classical military strategists as Sun-Tzu and Clausewitz, for
Bakunin, Fanon, and even De Sade?
Terrorism is often a twisted species of theatre. All terrorists,
in the same fashion as their intended audiences, are imprisoned
by the stark limitations of language. For them, as for all others,
the unique pain experienced by one human body can never be shared
with another. This is the true even if these bodies are closely
related by blood, and even if they are tied together by other
tangible measures of racial, ethnic, or religious kinship.
the distance between one’s own body and the body of another
is immeasurably great. This distance is always impossible to
traverse. Whatever else we may have been taught about empathy
and compassion, the determinative membranes separating our individual
bodies, will always trump every detailed protocol of formal
split may allow even the most heinous infliction of harms to
be viewed objectively. Especially where a fashionably popular
political objective is invoked, terror bombings can conveniently
masquerade as justice. Because this masquerade often works,
consequent world public opinion can easily come down on the
side of the tormentors. Such alignments are made possible by
the insurmountable chasms between one person and another.
terrorists and their supporters the violent death and suffering
so “justly” meted out to victims always appears
as an abstraction. Whether inflicted by self-sacrificing martyrs
or by more detached sorts of attackers, these harms are very
casually rationalized in the name of “political necessity,”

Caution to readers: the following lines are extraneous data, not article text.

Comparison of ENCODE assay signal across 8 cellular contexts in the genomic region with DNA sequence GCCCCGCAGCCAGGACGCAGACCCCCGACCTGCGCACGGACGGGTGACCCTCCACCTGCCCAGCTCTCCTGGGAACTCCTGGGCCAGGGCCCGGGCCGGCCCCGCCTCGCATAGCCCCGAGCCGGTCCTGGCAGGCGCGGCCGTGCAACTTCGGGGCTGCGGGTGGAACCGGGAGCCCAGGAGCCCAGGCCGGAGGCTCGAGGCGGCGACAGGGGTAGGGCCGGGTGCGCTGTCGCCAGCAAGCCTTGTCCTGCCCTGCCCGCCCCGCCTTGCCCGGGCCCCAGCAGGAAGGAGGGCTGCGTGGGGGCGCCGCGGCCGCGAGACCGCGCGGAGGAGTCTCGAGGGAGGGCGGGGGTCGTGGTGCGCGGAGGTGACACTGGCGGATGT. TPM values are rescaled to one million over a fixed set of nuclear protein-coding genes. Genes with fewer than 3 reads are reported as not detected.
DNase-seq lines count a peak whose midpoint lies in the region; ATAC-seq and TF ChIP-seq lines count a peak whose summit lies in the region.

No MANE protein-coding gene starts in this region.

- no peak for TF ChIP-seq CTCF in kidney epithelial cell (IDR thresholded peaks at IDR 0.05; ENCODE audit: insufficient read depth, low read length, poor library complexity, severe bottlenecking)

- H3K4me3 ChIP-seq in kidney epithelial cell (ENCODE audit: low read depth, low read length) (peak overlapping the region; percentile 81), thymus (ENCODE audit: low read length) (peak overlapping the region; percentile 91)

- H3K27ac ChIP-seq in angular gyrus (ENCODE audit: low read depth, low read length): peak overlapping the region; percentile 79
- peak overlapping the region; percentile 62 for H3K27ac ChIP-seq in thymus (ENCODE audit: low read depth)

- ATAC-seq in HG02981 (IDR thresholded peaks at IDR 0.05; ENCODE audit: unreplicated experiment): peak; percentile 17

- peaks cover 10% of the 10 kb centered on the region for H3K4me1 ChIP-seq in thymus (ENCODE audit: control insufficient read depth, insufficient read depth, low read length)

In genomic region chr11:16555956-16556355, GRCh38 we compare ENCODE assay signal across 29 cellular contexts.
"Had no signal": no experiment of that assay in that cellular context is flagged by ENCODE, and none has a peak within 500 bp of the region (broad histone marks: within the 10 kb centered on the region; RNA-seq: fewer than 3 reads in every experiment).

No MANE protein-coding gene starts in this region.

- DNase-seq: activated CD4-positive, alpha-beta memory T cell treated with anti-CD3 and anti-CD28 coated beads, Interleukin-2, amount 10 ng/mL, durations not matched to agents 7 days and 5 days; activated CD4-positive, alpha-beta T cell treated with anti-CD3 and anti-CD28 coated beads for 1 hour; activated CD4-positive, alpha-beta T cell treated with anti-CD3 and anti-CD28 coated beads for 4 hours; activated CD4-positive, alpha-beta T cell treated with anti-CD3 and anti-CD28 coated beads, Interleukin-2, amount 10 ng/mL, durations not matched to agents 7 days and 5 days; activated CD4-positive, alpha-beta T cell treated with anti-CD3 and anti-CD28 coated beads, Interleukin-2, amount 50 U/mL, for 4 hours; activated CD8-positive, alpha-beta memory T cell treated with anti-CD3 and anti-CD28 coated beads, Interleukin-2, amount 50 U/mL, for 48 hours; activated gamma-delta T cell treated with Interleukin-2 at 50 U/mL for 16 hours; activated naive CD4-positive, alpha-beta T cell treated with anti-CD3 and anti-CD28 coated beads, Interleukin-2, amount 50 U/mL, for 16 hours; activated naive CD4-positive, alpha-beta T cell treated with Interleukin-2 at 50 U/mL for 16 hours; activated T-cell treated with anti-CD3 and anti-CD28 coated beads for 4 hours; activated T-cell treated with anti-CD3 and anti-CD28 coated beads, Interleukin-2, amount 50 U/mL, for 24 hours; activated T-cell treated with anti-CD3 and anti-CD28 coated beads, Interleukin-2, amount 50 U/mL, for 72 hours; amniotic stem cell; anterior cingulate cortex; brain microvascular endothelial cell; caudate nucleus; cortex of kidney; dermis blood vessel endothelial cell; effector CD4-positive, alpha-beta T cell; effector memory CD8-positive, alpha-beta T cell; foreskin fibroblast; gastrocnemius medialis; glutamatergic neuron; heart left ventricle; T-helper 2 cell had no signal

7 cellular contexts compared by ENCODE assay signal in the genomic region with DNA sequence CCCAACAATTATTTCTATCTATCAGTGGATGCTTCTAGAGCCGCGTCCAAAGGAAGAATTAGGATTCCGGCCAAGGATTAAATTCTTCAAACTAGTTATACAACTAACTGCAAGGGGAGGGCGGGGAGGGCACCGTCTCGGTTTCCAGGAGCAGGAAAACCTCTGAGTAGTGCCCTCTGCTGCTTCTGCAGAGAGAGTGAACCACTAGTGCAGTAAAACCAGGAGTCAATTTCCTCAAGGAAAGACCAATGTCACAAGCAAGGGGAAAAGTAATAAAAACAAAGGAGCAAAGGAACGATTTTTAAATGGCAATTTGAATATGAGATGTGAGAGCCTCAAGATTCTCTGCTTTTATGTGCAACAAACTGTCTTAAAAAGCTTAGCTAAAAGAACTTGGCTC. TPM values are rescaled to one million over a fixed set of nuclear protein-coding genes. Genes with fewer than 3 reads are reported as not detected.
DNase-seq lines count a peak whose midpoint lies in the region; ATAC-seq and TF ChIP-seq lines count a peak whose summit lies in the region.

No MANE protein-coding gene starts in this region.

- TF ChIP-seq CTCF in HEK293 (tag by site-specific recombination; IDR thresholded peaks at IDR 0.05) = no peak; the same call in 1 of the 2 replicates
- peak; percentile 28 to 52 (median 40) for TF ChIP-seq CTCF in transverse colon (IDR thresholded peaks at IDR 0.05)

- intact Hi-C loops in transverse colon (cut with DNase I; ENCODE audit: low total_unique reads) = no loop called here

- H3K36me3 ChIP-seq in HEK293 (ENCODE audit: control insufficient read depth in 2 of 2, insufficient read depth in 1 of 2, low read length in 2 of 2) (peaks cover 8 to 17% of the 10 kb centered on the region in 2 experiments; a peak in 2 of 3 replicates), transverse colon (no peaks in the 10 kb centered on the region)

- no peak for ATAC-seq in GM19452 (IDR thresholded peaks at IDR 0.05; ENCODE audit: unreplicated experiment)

“citizen rights,” “self-determination,”
or “national liberation.” Nothing else must ever
be said for further moral justification.
pain can do more than destroy ordinary language. It can also
bring about a grotesque reversion to pre-language human sounds;
that is, to those guttural moans and primal whispers that are
anterior to learned speech. While the victims of terror bombings
may writhe agonizingly, from the burns, nails, razor blades
and screws, neither the world public who are expected to bear
witness, nor the mass murderers themselves, can ever truly understand
the deeper meanings of inflicted harms. For the victims, there
exists no anesthesia strong enough to dull the relentless pain
of terrorism. For the observers, no matter how well-intentioned,
the victims’ pain will always remain anesthetized.
of the limits of science in studying such matters, terrorist
bombers — whether in Boston, Barcelona, or Beer Sheva
— are almost always much worse than they might appear.
Whatever their stated or unstated motives, and wherever they
might choose to discharge their carefully rehearsed torments,
these murderers commit to an orchestrated sequence of evils
from which there is never any expressed hope of release. Whatever
their solemn assurances of tactical necessity, terrorists terrorize
because they garner personal benefit from the community-celebrated
killings. The terrorists terrorize because they take authentically
great delight in executions.
is not enough to study terrorism with reams of carefully-gathered
data and meticulously analyzed statistics. Rather, from the
start, it is essential to acknowledge the substantial limitations
of science in such critical investigations, and also the deeply
human meanings of terrorist-created harms. Although sometimes
still not possible to fully appreciate, due to literally immeasurable
victim pain and suffering, these complex meanings can ultimately
be apprehended by more intensely subjective efforts at “personal